geopy vincenty                 205.629  141.945
geopy geodesic(pyproj)           0.007    0.013
geopy geodesic(geographiclib)    0.011    0.010
``````

I've include hannosche's pull request #194 which fixes a bad bug in the destination function. Without this fix, the error in the destination calculation for vincenty is 8.98 meters.

19.2% of the tests cases failed with vincenty.distance (iterations = 20). However the test set is skewed towards cases which would case this failure.

With random points on the WGS84 ellipsoid, the Vincenty algorithm is guaranteed to fail 16.6 out of 1000000 times (the correct solution is an unstable fixed point of the Vincenty method).

With the geopy implementation of Vincenty and iterations = 20, the failure rate is 82.8 per 1000000. With iterations = 200, the failure rate is 21.2 per 1000000.

Even though these rates are small, failures can be quite common. For example in a dataset of 1000 random points (think the worlds airports, perhaps), computing the full distance matrix would fail on average 16 times (with iterations = 20).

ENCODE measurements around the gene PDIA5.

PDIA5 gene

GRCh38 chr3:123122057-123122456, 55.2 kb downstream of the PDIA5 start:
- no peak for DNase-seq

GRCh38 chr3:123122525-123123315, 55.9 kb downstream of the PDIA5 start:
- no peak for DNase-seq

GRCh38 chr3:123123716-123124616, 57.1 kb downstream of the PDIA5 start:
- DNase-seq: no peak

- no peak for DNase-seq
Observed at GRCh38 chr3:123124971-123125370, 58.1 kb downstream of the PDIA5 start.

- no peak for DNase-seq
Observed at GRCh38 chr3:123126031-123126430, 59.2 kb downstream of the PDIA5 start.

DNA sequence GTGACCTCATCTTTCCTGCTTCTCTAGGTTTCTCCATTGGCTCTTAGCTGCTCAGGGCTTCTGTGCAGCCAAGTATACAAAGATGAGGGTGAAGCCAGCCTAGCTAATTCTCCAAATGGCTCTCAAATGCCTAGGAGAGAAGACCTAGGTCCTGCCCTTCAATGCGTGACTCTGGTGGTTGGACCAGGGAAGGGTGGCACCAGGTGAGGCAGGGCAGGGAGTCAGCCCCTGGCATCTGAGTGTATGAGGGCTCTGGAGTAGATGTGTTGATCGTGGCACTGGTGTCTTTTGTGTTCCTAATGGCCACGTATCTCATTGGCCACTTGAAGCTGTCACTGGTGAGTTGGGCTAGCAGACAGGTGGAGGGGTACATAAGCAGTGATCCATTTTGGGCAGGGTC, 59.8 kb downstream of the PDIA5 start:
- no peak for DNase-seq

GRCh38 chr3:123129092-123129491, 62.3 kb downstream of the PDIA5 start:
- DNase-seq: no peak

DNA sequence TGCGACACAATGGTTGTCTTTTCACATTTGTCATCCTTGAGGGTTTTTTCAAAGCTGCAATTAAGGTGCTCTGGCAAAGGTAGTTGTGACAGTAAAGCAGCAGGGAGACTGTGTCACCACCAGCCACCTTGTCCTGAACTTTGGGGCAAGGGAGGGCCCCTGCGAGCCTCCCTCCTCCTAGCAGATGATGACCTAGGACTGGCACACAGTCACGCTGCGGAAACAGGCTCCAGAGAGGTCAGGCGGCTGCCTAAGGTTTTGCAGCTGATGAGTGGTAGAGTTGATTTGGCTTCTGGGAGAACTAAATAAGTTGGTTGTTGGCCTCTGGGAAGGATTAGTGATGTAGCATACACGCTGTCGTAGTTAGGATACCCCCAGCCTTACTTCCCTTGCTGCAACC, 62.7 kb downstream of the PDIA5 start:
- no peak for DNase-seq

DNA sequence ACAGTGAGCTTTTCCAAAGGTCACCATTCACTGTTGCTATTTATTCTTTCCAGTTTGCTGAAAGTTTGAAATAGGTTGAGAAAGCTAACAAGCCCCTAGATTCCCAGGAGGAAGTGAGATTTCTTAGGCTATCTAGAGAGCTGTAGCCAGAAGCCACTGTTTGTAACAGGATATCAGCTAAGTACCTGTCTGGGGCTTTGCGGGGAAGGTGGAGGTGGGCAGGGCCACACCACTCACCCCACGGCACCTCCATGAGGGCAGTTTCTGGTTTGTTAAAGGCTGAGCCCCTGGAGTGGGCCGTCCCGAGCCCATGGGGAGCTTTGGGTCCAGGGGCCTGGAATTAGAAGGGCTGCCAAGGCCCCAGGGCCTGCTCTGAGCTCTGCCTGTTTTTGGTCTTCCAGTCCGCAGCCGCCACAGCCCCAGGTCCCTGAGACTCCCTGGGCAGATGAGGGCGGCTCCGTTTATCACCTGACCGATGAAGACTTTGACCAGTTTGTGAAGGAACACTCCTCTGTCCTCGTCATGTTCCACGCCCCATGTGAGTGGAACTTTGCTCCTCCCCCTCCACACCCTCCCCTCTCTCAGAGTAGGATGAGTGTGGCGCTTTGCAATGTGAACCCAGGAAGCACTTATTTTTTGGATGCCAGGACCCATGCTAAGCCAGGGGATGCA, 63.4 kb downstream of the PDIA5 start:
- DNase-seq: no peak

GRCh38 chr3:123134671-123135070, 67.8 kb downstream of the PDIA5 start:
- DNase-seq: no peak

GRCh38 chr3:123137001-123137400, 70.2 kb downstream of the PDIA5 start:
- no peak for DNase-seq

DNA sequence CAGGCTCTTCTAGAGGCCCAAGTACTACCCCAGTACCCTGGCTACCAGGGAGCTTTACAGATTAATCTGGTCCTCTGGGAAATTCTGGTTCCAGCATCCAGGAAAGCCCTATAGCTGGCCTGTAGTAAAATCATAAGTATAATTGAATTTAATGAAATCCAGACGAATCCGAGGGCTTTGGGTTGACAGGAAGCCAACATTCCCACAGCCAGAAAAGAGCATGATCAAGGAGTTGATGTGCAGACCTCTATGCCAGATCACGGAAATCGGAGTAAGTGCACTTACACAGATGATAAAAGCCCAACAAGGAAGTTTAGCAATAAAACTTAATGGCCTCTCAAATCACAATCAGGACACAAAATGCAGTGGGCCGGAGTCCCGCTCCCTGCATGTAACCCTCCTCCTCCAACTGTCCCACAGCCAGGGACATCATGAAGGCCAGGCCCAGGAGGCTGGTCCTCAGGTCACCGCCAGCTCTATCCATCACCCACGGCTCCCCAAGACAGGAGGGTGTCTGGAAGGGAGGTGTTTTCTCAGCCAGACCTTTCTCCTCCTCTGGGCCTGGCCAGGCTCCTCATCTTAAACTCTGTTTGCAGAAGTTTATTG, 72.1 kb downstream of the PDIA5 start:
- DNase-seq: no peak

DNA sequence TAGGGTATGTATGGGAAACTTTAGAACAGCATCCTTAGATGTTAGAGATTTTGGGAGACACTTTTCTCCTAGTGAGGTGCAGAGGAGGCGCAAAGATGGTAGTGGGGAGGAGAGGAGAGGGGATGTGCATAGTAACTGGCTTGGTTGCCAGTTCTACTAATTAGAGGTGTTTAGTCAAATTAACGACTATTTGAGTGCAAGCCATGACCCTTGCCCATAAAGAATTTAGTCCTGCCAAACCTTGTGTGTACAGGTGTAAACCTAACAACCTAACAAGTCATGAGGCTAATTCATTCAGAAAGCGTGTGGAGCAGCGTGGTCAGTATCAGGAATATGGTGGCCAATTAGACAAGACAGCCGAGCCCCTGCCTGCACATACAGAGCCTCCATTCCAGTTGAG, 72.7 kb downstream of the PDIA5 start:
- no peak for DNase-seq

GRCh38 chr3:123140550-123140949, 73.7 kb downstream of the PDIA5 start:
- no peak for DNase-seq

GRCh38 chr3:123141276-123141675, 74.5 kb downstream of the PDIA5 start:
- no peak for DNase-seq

It appears that the geopy.distance package offers a function "distance()" which defaults to vincenty(). I would recommend using distance() on principle, as it is the package recommendation, in case is ever diverged from vincenty() in the future (unlikely as that is). Continue reading:

This documentation note is included in the source code for the vincenty() function you specified:

Note: This implementation of Vincenty distance fails to converge for some valid points. In some cases, a result can be obtained by increasing the number of iterations (`iterations` keyword argument, given in the class `__init__`, with a default of 20). It may be preferable to use :class:`.great_circle`, which is marginally less accurate, but always produces a result.

The source code with th above comment/note can be found at https://github.com/geopy/geopy/blob/master/geopy/distance.py Scroll down to the definition for vincenty()

Nevertheless, the default distance function used by that package when caliing distance() is the vincenty() function, which implies that failure to converge is not catastrophic, and a reasonable answer is returned - most importantly an exception is not generated.